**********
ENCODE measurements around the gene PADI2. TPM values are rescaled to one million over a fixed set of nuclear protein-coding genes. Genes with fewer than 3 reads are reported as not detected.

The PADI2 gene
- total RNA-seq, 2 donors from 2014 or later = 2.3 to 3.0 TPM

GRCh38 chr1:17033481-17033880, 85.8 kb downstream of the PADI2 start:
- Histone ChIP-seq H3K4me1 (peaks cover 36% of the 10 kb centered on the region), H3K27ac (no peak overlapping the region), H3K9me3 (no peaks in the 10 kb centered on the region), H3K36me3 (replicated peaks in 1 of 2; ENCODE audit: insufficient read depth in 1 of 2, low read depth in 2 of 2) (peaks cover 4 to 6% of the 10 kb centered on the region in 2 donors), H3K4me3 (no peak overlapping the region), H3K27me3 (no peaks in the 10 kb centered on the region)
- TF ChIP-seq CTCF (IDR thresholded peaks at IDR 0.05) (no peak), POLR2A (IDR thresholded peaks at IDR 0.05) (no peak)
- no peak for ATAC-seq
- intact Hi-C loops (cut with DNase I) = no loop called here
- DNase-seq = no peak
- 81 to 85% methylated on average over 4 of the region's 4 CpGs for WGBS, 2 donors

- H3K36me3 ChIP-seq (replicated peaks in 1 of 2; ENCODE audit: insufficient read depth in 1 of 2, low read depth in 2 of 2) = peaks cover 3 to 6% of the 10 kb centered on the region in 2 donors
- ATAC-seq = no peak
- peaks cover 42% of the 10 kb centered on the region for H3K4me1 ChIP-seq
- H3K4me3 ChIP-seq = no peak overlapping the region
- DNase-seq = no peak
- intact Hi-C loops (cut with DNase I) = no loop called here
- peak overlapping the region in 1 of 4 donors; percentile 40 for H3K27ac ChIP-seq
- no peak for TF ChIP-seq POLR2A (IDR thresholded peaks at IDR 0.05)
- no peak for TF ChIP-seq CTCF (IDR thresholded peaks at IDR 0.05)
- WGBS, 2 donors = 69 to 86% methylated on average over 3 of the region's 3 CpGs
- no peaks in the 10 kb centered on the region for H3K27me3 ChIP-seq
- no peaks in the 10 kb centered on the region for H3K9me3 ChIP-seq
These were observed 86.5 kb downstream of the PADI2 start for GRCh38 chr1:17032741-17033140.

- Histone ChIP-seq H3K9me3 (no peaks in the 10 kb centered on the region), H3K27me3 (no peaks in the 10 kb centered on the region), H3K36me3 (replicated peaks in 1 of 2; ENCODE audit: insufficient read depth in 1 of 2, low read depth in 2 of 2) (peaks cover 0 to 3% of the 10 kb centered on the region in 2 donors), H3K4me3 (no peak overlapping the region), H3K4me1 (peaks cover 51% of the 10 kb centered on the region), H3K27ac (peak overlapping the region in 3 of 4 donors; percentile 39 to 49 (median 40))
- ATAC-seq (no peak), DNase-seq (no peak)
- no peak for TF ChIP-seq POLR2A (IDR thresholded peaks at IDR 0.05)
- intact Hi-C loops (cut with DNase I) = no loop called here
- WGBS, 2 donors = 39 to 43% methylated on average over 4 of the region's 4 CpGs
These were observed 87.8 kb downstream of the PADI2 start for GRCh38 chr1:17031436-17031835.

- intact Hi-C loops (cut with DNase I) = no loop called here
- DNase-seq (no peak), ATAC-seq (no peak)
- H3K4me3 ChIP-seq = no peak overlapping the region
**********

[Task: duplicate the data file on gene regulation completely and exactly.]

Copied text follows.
ENCODE measurements around the gene PADI2. TPM values are rescaled to one million over a fixed set of nuclear protein-coding genes. Genes with fewer than 3 reads are reported as not detected.

The PADI2 gene
- total RNA-seq, 2 donors from 2014 or later = 2.3 to 3.0 TPM

GRCh38 chr1:17033481-17033880, 85.8 kb downstream of the PADI2 start:
- Histone ChIP-seq H3K4me1 (peaks cover 36% of the 10 kb centered on the region), H3K27ac (no peak overlapping the region), H3K9me3 (no peaks in the 10 kb centered on the region), H3K36me3 (replicated peaks in 1 of 2; ENCODE audit: insufficient read depth in 1 of 2, low read depth in 2 of 2) (peaks cover 4 to 6% of the 10 kb centered on the region in 2 donors), H3K4me3 (no peak overlapping the region), H3K27me3 (no peaks in the 10 kb centered on the region)
- TF ChIP-seq CTCF (IDR thresholded peaks at IDR 0.05) (no peak), POLR2A (IDR thresholded peaks at IDR 0.05) (no peak)
- no peak for ATAC-seq
- intact Hi-C loops (cut with DNase I) = no loop called here
- DNase-seq = no peak
- 81 to 85% methylated on average over 4 of the region's 4 CpGs for WGBS, 2 donors

- H3K36me3 ChIP-seq (replicated peaks in 1 of 2; ENCODE audit: insufficient read depth in 1 of 2, low read depth in 2 of 2) = peaks cover 3 to 6% of the 10 kb centered on the region in 2 donors
- ATAC-seq = no peak
- peaks cover 42% of the 10 kb centered on the region for H3K4me1 ChIP-seq
- H3K4me3 ChIP-seq = no peak overlapping the region
- DNase-seq = no peak
- intact Hi-C loops (cut with DNase I) = no loop called here
- peak overlapping the region in 1 of 4 donors; percentile 40 for H3K27ac ChIP-seq
- no peak for TF ChIP-seq POLR2A (IDR thresholded peaks at IDR 0.05)
- no peak for TF ChIP-seq CTCF (IDR thresholded peaks at IDR 0.05)
- WGBS, 2 donors = 69 to 86% methylated on average over 3 of the region's 3 CpGs
- no peaks in the 10 kb centered on the region for H3K27me3 ChIP-seq
- no peaks in the 10 kb centered on the region for H3K9me3 ChIP-seq
These were observed 86.5 kb downstream of the PADI2 start for GRCh38 chr1:17032741-17033140.

- Histone ChIP-seq H3K9me3 (no peaks in the 10 kb centered on the region), H3K27me3 (no peaks in the 10 kb centered on the region), H3K36me3 (replicated peaks in 1 of 2; ENCODE audit: insufficient read depth in 1 of 2, low read depth in 2 of 2) (peaks cover 0 to 3% of the 10 kb centered on the region in 2 donors), H3K4me3 (no peak overlapping the region), H3K4me1 (peaks cover 51% of the 10 kb centered on the region), H3K27ac (peak overlapping the region in 3 of 4 donors; percentile 39 to 49 (median 40))
- ATAC-seq (no peak), DNase-seq (no peak)
- no peak for TF ChIP-seq POLR2A (IDR thresholded peaks at IDR 0.05)
- intact Hi-C loops (cut with DNase I) = no loop called here
- WGBS, 2 donors = 39 to 43% methylated on average over 4 of the region's 4 CpGs
These were observed 87.8 kb downstream of the PADI2 start for GRCh38 chr1:17031436-17031835.

- intact Hi-C loops (cut with DNase I) = no loop called here
- DNase-seq (no peak), ATAC-seq (no peak)
- H3K4me3 ChIP-seq = no peak overlapping the region